Every seven years we have a Shemitah year. MOst of the laws are agricultural and only affect those living in Israel. But one of the laws of Shemitah has an impact on us living outside of Israel too. It is that all debts are nullified. This is one of the many laws in the Torah meant to protect the poor and disadvantaged, affording them a chance to escape from eternal debt.
“At the end of seven years you will make a release. And this is the manner of the release; to release the hand of every creditor from what he lent his friend; he shall not exact from his friend or his brother, because time of the release for God has arrived.” (Devarim 15:1-2)
However, this law wasn’t great for lenders who would never be reimbursed once the Shemitah ended. The rich refused to loan money during the latter years of the seven-year cycle, refusing the poor even a temporary opportunity to make ends meet. They began to fulfil the verse “Beware, lest there be in your heart an unfaithful thought, saying, ‘The seventh year, the year of release has approached,’ and you will begrudge your needy brother and not give him, and he will cry out to God against you, and it will be a sin to you.” (Devarim 15:9)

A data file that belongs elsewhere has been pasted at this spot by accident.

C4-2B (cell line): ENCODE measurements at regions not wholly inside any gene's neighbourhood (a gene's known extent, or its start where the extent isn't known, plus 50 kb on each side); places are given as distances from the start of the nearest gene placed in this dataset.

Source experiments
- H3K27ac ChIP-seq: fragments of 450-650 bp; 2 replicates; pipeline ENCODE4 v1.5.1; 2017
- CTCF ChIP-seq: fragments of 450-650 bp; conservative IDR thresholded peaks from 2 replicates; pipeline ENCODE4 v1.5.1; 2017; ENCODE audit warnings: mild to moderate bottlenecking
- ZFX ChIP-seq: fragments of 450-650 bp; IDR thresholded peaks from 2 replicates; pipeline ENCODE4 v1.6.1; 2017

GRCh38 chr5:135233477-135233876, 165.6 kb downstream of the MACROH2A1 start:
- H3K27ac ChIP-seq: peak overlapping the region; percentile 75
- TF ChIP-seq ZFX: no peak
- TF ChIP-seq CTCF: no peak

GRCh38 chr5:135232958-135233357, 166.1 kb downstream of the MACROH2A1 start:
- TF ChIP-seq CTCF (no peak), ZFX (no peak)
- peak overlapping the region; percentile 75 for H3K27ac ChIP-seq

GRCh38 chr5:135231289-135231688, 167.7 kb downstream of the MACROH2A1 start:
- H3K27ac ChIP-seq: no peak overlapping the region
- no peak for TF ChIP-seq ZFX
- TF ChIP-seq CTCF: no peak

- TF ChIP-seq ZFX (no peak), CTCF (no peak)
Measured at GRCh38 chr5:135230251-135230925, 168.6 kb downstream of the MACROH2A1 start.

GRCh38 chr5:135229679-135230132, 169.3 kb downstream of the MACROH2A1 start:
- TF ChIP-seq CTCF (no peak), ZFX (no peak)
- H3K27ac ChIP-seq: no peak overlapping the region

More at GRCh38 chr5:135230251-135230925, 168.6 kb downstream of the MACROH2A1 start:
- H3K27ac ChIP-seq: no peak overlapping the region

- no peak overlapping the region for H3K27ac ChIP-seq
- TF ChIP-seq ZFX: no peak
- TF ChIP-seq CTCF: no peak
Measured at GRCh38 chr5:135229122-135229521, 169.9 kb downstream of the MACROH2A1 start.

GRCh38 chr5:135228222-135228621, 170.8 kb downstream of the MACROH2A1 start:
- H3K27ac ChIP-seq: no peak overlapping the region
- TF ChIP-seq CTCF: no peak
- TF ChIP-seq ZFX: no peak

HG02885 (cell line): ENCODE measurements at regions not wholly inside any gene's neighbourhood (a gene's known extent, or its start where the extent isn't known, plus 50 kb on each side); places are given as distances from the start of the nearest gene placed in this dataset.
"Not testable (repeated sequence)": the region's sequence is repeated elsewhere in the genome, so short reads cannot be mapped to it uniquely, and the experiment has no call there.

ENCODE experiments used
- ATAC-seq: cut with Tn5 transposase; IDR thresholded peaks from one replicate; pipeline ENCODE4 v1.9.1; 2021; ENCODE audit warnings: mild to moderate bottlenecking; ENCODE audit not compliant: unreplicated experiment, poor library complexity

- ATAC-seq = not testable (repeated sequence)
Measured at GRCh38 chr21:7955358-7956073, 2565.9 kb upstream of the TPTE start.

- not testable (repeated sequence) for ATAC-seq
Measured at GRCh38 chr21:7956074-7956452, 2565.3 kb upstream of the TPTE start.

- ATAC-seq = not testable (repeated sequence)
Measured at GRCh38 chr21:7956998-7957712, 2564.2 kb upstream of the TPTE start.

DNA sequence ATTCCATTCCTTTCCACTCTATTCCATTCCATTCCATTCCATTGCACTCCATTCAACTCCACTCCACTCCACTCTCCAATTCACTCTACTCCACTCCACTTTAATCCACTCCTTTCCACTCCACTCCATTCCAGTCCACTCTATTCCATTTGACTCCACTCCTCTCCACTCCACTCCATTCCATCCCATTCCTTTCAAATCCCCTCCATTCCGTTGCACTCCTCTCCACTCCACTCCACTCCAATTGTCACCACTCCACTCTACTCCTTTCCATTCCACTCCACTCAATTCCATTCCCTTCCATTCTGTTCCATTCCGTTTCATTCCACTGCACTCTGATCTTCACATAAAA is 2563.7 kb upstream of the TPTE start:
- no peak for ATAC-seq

The wealthy were concerned that the poor would always rely on the shemitah year to cancel their debts so they stopped loaning money in the latter years of the shemitah. This caused tremendous hardship on the poor and caused the wealthy to be going against God’s commandment. Hillel the Elder came up with a wonderful loophole to solve the problem. The answer was the prozbul (can be pronounced pruzbol or pruzbul).
The prozbul is a legal document signed in front of the Beit Din or in front of 2 witnesses which technically changes the status of individual private loans into loans to the public administration. Loans to the public administration are not nullified by the Shemitah year so the debts can now be collected after the Shemitah year. The Beit Din can now appoint the lender to collect the “public funds” owned. This legal loophole benefited both borrower and lender; because lenders knew their money was safe even following the Shemitah year, they were likely to loan to the poor.